It's official: In a historic vote, Britain has decided to leave the European Union.
Financial markets around the world are not taking the news well. Stateside, the Dow Jones Industrial Average has dropped more than 400 points, and the S&P 500 Index is down more by than 2.3% in early trading.
High-beta growth stocks like those in the biotechnology sector are getting hit even harder. The iShares Biotechnology Nasdaq ETF (NASDAQ:IBB) is already down over 3%, which is a sizable move when added to the huge hit that this ETF has taken year to date.
When stock markets everywhere fall, it can create bargains galore for investors who are willing to invest against the grain. With that in mind here is a list of three high-quality biotechnology stocks that I think are good buying candidates in the wake of the Brexit vote.
1. Vertex Pharmaceuticals (NASDAQ:VRTX)
The worldwide leader in Cystic Fibrosis treatments is having a rough year. Shares have fallen right along with the rest of the biotechnology sector, currently down more than 35% in 2016. That's providing investors with a great entry price into a company that is primed to have a transformative year.
The reason is that the company's newest CF drug, Orkambi, is off to a rip-roaring start. Sales of this hit drug came in at $223 million last quarter, which was almost enough to push the company into the black for the quarter. Given that management expects to sell more than $1 billion worth of Orkambi this year, the company's odds of achieving full-year profitability look quite strong.
That's especially true since Orkmabi is now available for sale in both Canada and Australia, which add a combined 2,500 patients to the addressable market. Another 2,400 patients in the U.S. could also get access to the drug if the FDA approves the company's label expansion claim that it filed for earlier this year. A PDUFA date of Sept. 30, 2016, was given, so investors won't have to wait long for an answer.
Adding less than 5,000 patients to the company's addressable market might not sound like a big deal, but it is. Orkambi is an extremely expensive drug, so every new patient goes a long way toward moving the company's top line. Consider this: In the fourth quarter of 2015 Orkambi generated $220 million in the U.S. by treating only 4,500 patients. That's an annual run rate of $880 million, so gaining access to 5,000 more patients could be a game changer for the company.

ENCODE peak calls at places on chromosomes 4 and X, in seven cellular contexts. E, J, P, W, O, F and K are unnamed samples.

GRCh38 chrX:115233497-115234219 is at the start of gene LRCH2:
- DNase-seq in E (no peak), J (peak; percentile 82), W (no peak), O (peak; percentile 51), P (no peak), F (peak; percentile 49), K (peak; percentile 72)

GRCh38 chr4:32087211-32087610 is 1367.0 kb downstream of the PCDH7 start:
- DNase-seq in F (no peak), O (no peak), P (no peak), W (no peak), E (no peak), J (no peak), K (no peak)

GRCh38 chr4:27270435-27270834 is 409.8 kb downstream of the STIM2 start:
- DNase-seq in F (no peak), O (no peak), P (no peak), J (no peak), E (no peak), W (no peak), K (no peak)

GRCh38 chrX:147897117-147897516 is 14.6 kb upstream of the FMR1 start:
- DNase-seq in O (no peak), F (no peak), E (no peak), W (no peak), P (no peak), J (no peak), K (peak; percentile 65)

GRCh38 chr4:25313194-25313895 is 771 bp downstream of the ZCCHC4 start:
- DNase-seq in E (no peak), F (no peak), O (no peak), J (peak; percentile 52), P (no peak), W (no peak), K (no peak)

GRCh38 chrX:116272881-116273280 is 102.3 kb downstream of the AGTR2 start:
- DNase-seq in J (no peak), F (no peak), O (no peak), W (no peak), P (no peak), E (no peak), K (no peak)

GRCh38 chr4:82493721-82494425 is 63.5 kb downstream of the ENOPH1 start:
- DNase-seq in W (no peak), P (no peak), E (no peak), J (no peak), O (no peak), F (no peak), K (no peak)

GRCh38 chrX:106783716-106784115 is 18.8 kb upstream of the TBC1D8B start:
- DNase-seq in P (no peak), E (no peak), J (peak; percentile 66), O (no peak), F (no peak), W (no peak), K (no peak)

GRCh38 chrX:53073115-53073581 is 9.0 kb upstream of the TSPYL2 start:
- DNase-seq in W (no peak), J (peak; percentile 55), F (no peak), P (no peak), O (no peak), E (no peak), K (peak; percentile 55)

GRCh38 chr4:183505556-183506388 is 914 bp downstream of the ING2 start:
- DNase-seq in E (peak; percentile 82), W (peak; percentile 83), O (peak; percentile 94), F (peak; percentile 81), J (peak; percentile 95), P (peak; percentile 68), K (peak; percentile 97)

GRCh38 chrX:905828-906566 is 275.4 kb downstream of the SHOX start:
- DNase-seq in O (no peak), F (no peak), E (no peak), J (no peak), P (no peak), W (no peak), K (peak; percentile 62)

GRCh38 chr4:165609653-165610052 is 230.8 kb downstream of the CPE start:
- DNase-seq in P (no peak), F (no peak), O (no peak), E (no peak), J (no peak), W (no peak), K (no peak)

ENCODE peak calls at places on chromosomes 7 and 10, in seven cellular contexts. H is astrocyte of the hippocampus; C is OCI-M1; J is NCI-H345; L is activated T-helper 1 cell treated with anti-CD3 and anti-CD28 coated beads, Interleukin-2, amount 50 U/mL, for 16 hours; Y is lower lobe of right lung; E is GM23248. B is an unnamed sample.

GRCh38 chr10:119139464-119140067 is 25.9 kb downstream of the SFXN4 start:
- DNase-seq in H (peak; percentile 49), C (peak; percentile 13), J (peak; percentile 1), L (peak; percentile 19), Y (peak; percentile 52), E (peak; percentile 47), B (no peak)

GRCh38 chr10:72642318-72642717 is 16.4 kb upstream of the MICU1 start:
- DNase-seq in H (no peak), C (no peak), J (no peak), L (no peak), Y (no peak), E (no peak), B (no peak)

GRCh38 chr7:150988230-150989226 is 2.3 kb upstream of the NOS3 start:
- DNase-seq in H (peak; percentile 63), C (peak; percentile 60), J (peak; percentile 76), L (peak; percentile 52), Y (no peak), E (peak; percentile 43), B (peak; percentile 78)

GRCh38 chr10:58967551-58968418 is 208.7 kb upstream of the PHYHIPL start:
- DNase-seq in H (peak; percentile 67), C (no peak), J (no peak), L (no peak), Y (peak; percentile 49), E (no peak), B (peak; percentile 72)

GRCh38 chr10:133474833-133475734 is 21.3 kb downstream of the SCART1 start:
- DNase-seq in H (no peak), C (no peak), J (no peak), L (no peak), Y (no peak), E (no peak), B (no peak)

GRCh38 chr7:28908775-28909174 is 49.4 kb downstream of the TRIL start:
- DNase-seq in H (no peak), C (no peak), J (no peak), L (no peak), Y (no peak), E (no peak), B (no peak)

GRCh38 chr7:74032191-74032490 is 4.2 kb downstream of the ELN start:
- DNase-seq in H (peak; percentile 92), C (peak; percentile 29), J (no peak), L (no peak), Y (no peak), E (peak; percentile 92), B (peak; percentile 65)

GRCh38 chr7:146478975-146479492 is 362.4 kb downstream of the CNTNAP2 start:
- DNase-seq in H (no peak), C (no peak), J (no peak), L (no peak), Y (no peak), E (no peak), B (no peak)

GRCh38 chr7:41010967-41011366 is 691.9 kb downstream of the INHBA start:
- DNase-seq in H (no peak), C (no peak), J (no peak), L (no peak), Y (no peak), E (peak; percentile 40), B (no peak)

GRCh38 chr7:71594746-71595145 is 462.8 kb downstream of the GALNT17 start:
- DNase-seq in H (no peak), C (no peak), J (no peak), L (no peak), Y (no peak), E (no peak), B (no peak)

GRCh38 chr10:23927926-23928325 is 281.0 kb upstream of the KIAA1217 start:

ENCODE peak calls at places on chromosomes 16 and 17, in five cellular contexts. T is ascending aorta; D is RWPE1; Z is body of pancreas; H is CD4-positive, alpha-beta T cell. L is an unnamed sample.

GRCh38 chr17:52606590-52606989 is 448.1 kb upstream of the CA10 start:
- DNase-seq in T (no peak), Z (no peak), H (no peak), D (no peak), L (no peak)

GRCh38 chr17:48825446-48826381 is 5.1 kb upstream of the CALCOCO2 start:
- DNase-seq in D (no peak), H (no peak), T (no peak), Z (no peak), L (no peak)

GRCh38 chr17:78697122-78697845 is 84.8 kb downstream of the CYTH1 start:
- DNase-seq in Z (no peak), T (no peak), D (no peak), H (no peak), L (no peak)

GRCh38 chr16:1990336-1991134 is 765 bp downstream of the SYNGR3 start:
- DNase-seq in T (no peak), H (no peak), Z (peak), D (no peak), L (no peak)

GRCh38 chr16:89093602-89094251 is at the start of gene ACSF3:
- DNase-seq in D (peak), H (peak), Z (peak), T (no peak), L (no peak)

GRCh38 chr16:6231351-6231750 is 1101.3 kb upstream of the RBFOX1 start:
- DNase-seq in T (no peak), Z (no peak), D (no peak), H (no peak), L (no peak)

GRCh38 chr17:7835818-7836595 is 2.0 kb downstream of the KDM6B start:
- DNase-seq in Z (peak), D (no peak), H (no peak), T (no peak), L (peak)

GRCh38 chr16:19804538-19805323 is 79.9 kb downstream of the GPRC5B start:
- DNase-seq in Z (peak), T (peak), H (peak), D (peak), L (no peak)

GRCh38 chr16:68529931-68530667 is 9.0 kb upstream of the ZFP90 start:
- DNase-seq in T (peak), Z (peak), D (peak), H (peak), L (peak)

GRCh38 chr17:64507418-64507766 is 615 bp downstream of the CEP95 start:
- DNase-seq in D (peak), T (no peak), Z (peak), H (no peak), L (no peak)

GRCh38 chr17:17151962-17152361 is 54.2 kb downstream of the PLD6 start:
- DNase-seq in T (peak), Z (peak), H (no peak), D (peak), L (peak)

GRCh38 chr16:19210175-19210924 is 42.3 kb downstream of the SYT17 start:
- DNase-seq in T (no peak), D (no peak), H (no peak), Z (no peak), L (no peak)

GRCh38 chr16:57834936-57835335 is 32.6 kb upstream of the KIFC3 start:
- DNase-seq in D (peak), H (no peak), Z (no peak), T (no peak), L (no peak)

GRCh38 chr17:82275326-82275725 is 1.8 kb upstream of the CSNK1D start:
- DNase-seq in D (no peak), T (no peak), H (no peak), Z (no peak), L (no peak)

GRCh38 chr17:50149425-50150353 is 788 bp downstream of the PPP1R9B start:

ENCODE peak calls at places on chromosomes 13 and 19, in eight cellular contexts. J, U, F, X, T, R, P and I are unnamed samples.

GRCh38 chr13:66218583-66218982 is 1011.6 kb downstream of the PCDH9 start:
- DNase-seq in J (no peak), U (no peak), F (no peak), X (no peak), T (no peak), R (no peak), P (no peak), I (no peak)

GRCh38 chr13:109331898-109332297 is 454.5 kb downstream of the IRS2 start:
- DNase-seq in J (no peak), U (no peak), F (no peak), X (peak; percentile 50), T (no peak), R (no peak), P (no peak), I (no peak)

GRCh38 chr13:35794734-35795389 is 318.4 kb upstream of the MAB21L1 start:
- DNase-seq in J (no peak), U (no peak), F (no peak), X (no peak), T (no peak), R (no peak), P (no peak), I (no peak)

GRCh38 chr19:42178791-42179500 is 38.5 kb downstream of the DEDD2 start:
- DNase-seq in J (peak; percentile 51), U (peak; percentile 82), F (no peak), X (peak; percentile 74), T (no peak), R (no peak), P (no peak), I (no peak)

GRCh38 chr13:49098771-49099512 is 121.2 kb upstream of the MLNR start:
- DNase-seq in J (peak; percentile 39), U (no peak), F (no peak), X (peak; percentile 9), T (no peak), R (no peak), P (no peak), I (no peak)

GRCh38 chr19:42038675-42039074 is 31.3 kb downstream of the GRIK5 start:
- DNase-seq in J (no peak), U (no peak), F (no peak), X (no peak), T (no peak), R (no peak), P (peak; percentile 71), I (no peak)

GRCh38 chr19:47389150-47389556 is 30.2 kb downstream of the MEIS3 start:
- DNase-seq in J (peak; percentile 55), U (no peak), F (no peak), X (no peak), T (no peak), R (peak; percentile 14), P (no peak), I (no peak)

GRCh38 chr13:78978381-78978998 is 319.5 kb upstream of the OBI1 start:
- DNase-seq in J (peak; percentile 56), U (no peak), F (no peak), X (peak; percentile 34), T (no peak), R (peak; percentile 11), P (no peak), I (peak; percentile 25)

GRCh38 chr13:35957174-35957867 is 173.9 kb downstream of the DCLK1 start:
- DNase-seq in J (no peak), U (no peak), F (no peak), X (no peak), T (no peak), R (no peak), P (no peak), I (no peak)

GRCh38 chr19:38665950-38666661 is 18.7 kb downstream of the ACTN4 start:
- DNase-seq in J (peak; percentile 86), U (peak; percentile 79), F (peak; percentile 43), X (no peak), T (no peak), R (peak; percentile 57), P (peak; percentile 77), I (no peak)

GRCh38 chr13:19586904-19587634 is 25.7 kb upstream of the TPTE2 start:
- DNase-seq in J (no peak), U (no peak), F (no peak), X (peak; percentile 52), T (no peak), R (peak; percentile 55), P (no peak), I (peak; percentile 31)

Vertex isn't resting on its laurels, either. The company's next-generation CF drug VX-661 is currently in phase 3 trials for use as a combination therapy with its first CF medicine, Kalydeco.
Right now analysts believe the company will produce a profit of more than $1 per share this year, which should skyrocket to about $3.42 by 2017. Today's share price in the mid-$80s suggest a forward P/E ratio of about 24, which I think is a fair price to pay for a business that is poised for rapid growth over the next few years.
2. Coherus BioSciences (NASDAQ:CHRS)
(NASDAQ:CHRS)The biotech industry is constantly reinventing itself, but one of the biggest disruptions over the last few years has been the introduction of biosimilar drugs to the U.S. markets. Biosimilar drugs are copycat versions of biologic drugs, which had not faced any generic competition before. Until recently, that edge kept sales of many billion-dollar biologics growing for years after they lost patent protection.
That's no longer the case. Last year, the FDA gave the green light to the first biosimilar drug, and that opened the flood gates for more generics.